Regulators Should Block Amazon’s Acquisition Of Whole Foods

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Above Photo: Oli Scarff/Getty Images

Deal Raises Significant Anti-Competitive Concerns

In response to Amazon’s announced acquisition of Whole Foods, Stacy Mitchell, co-director of the Institute for Local Self-Reliance (ILSR) and co-author of Amazon’s Stranglehold, made the following statement:

“Amazon’s acquisition of Whole Foods raises significant anti-competitive issues that should be deeply concerning to federal antitrust regulators and the public. This deal would allow Amazon to leverage Whole Foods’ 444 U.S. stores in ways that would dramatically amplify Amazon’s online market power, by integrating these locations into its vast logistics and delivery network. And it would give Amazon, which already sells more clothing, books, toys, and consumer electronics than any other retailer, a substantial share of an even bigger consumer goods category, groceries. Regulators should block this acquisition.”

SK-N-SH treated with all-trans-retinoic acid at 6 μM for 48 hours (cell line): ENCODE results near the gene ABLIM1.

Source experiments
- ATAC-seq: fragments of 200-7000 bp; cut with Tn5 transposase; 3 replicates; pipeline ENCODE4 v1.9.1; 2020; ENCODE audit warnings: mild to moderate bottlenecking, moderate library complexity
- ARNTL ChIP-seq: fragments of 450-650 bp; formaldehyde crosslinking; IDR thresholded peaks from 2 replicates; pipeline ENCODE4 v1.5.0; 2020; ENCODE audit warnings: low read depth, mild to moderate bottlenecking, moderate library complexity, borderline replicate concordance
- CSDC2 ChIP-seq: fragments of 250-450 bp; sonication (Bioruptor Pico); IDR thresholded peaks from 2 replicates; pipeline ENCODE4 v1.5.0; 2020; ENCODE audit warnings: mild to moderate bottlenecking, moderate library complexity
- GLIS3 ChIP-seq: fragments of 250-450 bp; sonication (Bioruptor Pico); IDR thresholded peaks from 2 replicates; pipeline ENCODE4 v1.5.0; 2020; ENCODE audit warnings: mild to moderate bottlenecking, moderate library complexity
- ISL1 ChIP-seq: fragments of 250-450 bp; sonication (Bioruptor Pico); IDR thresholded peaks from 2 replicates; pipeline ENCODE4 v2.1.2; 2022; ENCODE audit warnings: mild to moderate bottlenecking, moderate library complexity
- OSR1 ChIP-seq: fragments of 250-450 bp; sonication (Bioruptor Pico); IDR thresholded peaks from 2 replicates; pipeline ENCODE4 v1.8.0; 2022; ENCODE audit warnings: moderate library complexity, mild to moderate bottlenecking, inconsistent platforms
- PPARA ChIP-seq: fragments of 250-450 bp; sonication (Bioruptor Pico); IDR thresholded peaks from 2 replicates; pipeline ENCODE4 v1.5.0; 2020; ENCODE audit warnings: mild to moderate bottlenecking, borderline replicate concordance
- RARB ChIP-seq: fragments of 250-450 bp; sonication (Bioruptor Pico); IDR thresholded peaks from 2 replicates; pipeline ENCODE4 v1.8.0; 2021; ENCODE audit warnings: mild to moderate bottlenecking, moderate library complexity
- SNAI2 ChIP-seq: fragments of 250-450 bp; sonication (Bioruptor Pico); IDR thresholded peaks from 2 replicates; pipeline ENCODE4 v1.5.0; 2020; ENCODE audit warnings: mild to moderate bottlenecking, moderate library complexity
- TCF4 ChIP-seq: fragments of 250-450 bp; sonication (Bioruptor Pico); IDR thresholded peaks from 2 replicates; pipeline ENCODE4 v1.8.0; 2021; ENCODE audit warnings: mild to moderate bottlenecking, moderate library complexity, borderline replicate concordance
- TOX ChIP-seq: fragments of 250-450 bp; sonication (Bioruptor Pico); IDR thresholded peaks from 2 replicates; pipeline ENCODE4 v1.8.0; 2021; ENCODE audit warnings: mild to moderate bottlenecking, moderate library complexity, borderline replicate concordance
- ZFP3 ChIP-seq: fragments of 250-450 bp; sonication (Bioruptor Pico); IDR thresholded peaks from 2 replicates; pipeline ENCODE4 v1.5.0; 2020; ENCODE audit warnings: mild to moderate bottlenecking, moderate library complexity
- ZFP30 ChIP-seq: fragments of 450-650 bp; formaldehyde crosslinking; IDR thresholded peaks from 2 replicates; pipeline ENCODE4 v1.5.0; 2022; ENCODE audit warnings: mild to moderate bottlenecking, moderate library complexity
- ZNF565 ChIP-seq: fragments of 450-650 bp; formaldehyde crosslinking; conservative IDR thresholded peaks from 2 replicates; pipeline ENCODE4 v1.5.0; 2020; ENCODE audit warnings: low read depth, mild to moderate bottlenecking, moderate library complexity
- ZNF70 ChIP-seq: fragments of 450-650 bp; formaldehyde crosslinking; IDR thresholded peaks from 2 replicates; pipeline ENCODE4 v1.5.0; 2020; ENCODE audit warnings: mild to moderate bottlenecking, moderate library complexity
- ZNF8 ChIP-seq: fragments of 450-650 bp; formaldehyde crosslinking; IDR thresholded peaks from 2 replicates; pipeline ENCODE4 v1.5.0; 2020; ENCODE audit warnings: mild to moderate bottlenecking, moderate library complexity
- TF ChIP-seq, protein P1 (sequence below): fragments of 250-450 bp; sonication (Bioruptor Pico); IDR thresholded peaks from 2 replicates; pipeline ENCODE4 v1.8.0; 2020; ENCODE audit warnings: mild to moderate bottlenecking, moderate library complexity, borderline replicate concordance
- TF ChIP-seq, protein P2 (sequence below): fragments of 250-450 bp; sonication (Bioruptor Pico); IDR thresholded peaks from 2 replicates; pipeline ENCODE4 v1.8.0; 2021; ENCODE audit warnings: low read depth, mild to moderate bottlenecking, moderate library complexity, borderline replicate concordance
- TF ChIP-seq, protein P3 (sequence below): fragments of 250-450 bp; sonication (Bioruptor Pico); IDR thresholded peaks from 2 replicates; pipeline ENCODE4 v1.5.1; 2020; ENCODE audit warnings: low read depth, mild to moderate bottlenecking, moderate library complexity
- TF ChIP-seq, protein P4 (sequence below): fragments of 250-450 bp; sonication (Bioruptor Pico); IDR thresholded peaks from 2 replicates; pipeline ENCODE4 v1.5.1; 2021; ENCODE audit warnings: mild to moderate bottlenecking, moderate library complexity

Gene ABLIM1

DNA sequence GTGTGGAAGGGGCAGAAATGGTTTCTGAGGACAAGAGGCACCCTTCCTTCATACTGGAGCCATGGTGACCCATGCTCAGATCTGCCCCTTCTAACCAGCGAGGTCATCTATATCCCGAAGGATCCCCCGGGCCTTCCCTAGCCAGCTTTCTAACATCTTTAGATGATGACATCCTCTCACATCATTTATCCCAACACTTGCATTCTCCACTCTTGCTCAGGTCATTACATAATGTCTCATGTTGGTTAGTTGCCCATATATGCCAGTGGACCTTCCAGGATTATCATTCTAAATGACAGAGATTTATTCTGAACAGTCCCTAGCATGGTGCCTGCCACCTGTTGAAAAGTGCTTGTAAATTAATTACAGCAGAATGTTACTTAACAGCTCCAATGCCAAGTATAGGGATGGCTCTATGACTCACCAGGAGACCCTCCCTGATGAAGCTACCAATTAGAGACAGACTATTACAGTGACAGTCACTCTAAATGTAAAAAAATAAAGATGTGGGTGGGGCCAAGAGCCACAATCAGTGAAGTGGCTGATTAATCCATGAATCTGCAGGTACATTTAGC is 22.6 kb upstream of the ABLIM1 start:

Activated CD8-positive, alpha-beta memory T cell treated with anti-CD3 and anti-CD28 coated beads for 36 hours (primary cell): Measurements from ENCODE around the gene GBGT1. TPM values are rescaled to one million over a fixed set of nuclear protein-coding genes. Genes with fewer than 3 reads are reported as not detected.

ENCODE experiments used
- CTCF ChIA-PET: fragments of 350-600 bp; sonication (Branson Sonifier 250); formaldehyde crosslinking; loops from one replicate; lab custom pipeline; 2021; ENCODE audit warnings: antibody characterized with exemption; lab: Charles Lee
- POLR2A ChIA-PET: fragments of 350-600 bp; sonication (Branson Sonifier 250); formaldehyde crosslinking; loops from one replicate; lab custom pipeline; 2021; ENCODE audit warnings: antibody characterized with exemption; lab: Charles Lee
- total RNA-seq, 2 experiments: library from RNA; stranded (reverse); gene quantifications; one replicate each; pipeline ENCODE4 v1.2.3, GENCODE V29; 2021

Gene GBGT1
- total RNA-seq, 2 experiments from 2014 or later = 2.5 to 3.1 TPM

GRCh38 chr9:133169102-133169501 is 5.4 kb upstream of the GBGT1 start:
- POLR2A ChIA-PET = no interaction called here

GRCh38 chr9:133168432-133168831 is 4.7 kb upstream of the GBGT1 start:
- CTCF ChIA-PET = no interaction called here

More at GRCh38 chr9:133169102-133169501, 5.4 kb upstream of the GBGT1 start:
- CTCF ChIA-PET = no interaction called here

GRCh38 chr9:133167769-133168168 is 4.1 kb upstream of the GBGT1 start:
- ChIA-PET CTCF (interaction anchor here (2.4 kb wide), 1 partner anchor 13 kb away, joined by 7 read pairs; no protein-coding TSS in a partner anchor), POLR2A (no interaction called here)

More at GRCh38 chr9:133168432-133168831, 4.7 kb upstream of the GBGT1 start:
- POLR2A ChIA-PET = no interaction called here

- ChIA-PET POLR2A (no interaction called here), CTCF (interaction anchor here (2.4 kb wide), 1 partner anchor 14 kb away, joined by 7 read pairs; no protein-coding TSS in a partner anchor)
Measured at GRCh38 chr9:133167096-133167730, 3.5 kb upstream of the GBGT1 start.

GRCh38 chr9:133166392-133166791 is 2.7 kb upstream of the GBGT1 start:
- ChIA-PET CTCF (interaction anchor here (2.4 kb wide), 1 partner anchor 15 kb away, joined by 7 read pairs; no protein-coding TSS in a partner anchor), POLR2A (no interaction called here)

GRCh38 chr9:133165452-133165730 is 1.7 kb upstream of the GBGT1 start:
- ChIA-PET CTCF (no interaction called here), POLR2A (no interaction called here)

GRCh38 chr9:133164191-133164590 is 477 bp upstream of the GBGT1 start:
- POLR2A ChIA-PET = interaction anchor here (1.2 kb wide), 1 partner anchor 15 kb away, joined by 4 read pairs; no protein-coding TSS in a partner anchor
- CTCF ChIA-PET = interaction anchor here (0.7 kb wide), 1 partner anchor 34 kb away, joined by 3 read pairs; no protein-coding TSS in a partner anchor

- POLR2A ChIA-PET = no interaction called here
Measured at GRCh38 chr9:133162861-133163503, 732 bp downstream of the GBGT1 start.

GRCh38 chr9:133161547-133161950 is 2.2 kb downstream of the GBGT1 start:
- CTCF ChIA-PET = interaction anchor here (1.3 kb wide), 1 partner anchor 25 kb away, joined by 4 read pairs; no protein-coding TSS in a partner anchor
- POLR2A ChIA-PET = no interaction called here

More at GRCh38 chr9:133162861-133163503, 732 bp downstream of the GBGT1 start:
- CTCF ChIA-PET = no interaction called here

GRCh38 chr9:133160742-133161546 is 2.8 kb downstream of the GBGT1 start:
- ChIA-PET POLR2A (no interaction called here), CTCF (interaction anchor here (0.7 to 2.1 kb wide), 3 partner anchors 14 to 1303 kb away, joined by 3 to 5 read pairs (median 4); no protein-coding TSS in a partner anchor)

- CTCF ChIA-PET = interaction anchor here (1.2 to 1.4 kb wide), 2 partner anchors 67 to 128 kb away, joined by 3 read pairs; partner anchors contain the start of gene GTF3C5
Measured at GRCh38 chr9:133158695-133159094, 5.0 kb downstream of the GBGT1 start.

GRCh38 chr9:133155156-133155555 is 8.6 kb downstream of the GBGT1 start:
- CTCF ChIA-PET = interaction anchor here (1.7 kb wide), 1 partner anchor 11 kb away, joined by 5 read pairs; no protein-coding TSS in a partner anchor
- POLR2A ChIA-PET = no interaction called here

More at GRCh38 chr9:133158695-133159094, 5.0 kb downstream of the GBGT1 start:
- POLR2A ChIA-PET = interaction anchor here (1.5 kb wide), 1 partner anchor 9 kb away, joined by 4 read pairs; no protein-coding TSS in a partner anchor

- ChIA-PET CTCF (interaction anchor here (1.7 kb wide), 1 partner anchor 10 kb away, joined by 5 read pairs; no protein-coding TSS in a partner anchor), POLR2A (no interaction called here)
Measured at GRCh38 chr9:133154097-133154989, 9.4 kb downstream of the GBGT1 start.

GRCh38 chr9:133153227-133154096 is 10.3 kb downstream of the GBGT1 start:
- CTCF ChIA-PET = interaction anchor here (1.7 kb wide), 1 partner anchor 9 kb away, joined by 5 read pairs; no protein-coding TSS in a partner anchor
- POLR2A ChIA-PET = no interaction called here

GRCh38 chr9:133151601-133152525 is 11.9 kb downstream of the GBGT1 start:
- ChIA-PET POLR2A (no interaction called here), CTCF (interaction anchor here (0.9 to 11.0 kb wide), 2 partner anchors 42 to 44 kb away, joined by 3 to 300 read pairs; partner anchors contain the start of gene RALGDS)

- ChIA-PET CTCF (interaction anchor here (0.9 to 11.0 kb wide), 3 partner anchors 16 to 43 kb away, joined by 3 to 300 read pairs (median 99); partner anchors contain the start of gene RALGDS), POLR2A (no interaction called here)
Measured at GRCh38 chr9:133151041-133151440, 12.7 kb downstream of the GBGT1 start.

ILSR’s recent report Amazon’s Stranglehold traced Amazon’s rapidly expanding reach and its impacts.  The report found:

  • Amazon is rapidly monopolizing online retail — Today 55% of all online shopping searches start directly on Amazon. Amazon captured 46% of the nearly $400 billion that Americans spent online last year. That’s up from 30% of online sales just three years ago.
  • Both Prime and Echo are strategies for locking in consumers and ensuring they don’t shop anywhere else — Half of all U.S. households are subscribed to Prime, and belonging to Prime dramatically decreases comparison shopping.  Fewer than 1 percent of Prime members visit competing retail sites while shopping on Amazon.
  • Amazon already leads in several major consumer categories — Amazon sells more books and toys than any retailer, online or off, and is on track to become the leading seller of apparel and consumer electronics this year.
  • Amazon’s building a vast logistics network to control package delivery — In the last year, Amazon doubled the number of warehouse facilities in its U.S. distribution network, and is building a delivery system that can challenge UPS and FedEx.